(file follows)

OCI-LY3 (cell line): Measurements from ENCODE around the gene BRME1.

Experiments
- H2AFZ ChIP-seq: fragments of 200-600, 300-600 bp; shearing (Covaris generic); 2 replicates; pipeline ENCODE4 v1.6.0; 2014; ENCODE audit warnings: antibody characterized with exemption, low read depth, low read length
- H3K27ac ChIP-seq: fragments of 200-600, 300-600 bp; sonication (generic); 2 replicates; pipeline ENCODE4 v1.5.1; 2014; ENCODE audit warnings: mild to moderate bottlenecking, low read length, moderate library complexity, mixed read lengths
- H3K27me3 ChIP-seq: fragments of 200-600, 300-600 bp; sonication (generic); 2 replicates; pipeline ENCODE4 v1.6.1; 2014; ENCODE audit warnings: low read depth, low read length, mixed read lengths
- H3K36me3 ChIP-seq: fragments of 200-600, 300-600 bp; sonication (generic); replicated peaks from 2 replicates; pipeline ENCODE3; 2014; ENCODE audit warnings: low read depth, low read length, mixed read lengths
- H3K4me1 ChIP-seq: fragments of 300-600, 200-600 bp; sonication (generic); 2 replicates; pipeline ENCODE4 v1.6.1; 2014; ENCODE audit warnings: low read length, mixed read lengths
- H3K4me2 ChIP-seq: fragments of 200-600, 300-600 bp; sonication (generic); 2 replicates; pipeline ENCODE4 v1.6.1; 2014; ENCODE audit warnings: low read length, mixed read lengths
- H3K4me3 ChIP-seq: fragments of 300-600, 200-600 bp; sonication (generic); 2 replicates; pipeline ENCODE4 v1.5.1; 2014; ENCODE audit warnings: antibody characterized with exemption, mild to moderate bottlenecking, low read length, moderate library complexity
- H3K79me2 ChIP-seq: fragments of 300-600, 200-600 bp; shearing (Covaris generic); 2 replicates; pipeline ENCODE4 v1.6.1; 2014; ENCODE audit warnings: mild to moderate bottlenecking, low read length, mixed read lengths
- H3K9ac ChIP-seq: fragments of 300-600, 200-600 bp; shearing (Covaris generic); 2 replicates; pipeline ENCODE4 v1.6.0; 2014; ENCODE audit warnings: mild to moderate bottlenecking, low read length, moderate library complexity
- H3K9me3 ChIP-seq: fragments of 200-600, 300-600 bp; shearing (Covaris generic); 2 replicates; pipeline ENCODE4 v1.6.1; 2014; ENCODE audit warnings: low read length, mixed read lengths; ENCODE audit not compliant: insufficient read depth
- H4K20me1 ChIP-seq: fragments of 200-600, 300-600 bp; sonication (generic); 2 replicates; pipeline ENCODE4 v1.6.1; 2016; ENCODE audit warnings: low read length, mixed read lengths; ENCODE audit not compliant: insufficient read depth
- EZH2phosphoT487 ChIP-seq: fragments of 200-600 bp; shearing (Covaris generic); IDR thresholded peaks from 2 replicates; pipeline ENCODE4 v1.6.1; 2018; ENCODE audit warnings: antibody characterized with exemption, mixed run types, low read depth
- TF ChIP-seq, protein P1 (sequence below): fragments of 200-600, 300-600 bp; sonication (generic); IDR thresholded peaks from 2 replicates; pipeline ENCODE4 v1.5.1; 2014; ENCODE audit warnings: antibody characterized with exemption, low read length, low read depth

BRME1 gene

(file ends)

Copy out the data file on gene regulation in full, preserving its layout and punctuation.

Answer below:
OCI-LY3 (cell line): Measurements from ENCODE around the gene BRME1.

Experiments
- H2AFZ ChIP-seq: fragments of 200-600, 300-600 bp; shearing (Covaris generic); 2 replicates; pipeline ENCODE4 v1.6.0; 2014; ENCODE audit warnings: antibody characterized with exemption, low read depth, low read length
- H3K27ac ChIP-seq: fragments of 200-600, 300-600 bp; sonication (generic); 2 replicates; pipeline ENCODE4 v1.5.1; 2014; ENCODE audit warnings: mild to moderate bottlenecking, low read length, moderate library complexity, mixed read lengths
- H3K27me3 ChIP-seq: fragments of 200-600, 300-600 bp; sonication (generic); 2 replicates; pipeline ENCODE4 v1.6.1; 2014; ENCODE audit warnings: low read depth, low read length, mixed read lengths
- H3K36me3 ChIP-seq: fragments of 200-600, 300-600 bp; sonication (generic); replicated peaks from 2 replicates; pipeline ENCODE3; 2014; ENCODE audit warnings: low read depth, low read length, mixed read lengths
- H3K4me1 ChIP-seq: fragments of 300-600, 200-600 bp; sonication (generic); 2 replicates; pipeline ENCODE4 v1.6.1; 2014; ENCODE audit warnings: low read length, mixed read lengths
- H3K4me2 ChIP-seq: fragments of 200-600, 300-600 bp; sonication (generic); 2 replicates; pipeline ENCODE4 v1.6.1; 2014; ENCODE audit warnings: low read length, mixed read lengths
- H3K4me3 ChIP-seq: fragments of 300-600, 200-600 bp; sonication (generic); 2 replicates; pipeline ENCODE4 v1.5.1; 2014; ENCODE audit warnings: antibody characterized with exemption, mild to moderate bottlenecking, low read length, moderate library complexity
- H3K79me2 ChIP-seq: fragments of 300-600, 200-600 bp; shearing (Covaris generic); 2 replicates; pipeline ENCODE4 v1.6.1; 2014; ENCODE audit warnings: mild to moderate bottlenecking, low read length, mixed read lengths
- H3K9ac ChIP-seq: fragments of 300-600, 200-600 bp; shearing (Covaris generic); 2 replicates; pipeline ENCODE4 v1.6.0; 2014; ENCODE audit warnings: mild to moderate bottlenecking, low read length, moderate library complexity
- H3K9me3 ChIP-seq: fragments of 200-600, 300-600 bp; shearing (Covaris generic); 2 replicates; pipeline ENCODE4 v1.6.1; 2014; ENCODE audit warnings: low read length, mixed read lengths; ENCODE audit not compliant: insufficient read depth
- H4K20me1 ChIP-seq: fragments of 200-600, 300-600 bp; sonication (generic); 2 replicates; pipeline ENCODE4 v1.6.1; 2016; ENCODE audit warnings: low read length, mixed read lengths; ENCODE audit not compliant: insufficient read depth
- EZH2phosphoT487 ChIP-seq: fragments of 200-600 bp; shearing (Covaris generic); IDR thresholded peaks from 2 replicates; pipeline ENCODE4 v1.6.1; 2018; ENCODE audit warnings: antibody characterized with exemption, mixed run types, low read depth
- TF ChIP-seq, protein P1 (sequence below): fragments of 200-600, 300-600 bp; sonication (generic); IDR thresholded peaks from 2 replicates; pipeline ENCODE4 v1.5.1; 2014; ENCODE audit warnings: antibody characterized with exemption, low read length, low read depth

BRME1 gene